Emmylou Harris Stumble Into Grace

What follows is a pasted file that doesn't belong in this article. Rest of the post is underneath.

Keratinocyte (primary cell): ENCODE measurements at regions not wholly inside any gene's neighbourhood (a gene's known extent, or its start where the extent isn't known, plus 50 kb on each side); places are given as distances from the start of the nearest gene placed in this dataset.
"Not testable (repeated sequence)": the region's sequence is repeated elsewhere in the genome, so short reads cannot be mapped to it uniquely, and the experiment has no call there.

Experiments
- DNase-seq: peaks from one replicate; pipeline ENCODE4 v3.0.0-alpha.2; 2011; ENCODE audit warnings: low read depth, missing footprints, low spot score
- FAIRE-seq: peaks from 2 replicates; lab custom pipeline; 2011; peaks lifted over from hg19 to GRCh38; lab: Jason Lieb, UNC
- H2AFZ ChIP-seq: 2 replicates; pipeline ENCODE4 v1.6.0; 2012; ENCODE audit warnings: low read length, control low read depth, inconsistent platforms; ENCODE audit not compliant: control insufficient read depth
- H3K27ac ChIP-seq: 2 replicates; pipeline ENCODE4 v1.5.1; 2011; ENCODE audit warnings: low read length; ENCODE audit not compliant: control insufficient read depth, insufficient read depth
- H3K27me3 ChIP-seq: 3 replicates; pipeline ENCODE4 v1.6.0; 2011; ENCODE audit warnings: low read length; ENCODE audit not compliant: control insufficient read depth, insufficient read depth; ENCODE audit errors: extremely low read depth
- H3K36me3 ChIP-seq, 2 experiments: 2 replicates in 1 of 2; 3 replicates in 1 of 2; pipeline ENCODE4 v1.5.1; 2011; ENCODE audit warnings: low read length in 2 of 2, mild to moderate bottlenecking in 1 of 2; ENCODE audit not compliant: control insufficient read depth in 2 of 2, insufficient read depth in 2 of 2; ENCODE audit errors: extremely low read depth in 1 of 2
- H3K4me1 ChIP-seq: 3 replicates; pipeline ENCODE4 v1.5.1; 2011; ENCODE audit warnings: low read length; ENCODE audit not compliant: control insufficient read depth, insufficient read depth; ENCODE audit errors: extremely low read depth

After 2000’s stunning Red Dirt Girl (her first album of all-original material in over a decade), Harris continues her creative roll here with another 11 largely self-penned tracks. Like that album, Stumble Into Grace is much more a reflection of the breakthrough she achieved with Daniel Lanois on 1995’s Wrecking Ball than any of her previous, steeped-in-tradition work. The textures are subtle and gorgeous, somehow managing to capture the sound of a small room and a wide open space at the same time. It’s an atmosphere perfectly conducive to the ethereal qualities of Harris’s voice, and while here it may not pack the same punch as it does when she’s belting out an old Louvin Brothers song, she now seems completely comfortable as an interpreter of her own lyrics. As a writer, she’s exploring darker themes as well; "Can You Here Me Now” is tinged with late-night desperation, and "Time In Babylon” (co-written with Luscious Jackson’s Jill Cunniff) contains dark commentary on current social trends. There’s also a tribute to June Carter Cash, "Strong Hand,” most moving due in its celebration of her spirit, rather than mourning her loss. And while musically there isn’t much change from Red Dirt Girl’s simple structures, the biggest difference is the presence of Kate & Anna McGarrigle, who refreshingly infuse their trademark Acadian style onto several tracks. But despite the darker themes, Stumble Into Grace remains an album you can slip into like an old, warm sweater, like all of Harris’s recent work. After two decades of preserving traditional folk and country music, she is now thoroughly contemporary, and all the better because of it. (Nonesuch)